Honeybee decline spells trouble for our food supply

Why honeybees matter to our food supply.
Written by Boonsri Dickinson, Contributing Editor

Billions of honeybees have died worldwide since 2006. Coined the colony collapse disorder (CCD), researchers are still trying to figure out if pesticides or viruses or something else is the cause for the colony decline. Even if you don't like honey, bee colonies are important to our food supply.

Honeybees pollinate close to 90 crops such as avocados, cucumbers, sprouts, apples, onions, broccoli, coffee and tomatoes. According to The Telegraph:

Albert Einstein, who liked to make bold claims (often wrong), famously said that "if the bee disappeared off the surface of the globe, man would have only four years to live".

Such "apocalyptic scenarios" are overblown, said Rabobank. The staples of corn, wheat, and rice are all pollinated by wind.

However, Rabobank's analyst Ruben Verwijs said in a statement:

Around 90 agricultural crops - representing one third of global food production volume - are dependent to some extent on animal pollination. Foods and beverages produced with the help of animal pollinators include almonds, apples, blueberries, coffee, melons and soybeans.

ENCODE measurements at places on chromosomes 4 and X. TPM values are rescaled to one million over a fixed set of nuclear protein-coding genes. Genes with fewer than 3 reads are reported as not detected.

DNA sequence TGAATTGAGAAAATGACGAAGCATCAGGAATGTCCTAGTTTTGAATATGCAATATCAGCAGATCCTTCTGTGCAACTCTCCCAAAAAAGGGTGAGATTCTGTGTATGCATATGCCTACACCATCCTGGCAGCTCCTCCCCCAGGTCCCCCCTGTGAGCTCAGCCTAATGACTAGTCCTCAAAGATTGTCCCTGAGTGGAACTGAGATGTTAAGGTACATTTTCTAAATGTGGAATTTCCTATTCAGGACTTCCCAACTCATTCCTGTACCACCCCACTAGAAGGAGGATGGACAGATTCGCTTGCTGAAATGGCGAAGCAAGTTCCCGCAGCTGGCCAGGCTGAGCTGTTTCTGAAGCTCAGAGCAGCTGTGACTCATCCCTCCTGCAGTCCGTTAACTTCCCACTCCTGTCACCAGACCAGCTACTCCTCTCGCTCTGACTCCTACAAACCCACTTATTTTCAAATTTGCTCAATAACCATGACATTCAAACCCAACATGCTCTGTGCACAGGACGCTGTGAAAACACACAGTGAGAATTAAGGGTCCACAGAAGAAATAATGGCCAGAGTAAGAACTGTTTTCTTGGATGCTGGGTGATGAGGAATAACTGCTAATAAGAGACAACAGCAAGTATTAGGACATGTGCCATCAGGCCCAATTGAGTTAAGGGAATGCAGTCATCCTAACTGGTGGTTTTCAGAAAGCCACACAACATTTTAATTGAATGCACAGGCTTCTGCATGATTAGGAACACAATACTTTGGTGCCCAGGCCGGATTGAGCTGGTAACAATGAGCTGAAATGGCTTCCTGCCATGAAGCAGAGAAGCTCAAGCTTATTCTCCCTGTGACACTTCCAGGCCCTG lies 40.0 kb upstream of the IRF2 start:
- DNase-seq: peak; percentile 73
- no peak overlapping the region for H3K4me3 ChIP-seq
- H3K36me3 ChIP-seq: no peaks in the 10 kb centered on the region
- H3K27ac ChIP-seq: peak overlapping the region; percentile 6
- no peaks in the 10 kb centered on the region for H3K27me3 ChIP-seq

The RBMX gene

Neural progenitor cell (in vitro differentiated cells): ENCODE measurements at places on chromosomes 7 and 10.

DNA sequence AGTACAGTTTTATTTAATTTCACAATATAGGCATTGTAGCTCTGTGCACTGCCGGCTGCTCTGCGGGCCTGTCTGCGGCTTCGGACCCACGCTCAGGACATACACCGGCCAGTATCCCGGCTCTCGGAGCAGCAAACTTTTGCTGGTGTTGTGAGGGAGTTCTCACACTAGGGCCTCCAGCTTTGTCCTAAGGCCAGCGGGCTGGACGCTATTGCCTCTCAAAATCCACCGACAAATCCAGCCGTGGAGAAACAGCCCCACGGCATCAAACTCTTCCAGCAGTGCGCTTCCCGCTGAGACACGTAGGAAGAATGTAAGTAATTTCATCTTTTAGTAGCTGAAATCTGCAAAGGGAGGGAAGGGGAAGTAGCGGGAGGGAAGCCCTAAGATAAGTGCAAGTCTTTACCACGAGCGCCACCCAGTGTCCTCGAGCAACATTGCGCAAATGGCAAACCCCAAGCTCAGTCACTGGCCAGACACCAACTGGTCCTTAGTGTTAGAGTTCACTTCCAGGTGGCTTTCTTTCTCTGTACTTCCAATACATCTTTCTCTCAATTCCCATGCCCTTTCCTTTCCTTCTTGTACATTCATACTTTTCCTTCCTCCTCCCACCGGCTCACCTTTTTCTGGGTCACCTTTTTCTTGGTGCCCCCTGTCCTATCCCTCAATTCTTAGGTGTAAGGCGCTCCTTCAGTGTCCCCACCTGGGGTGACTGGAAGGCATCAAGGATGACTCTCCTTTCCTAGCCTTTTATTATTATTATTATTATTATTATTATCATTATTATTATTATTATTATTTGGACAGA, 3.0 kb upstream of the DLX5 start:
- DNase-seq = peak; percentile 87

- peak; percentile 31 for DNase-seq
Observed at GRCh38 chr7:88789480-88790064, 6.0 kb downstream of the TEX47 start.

So what exactly is making the honeybees disappear?

New research out of the University of Montana suggests there's a link between the CCD and a mix of a parasite and a virus. Montana's ecologist Colin Henderson said to the Washington Post:

Some people have seriously considered climate change, others have focused on an accumulation of pesticides. The third approach was, maybe we've got a new disease we haven't identified before. We fell into that category.

Einstein was right - honey bee collapse threaten global food security [The Telegraph]

Photo:  cygnus921/ flickr

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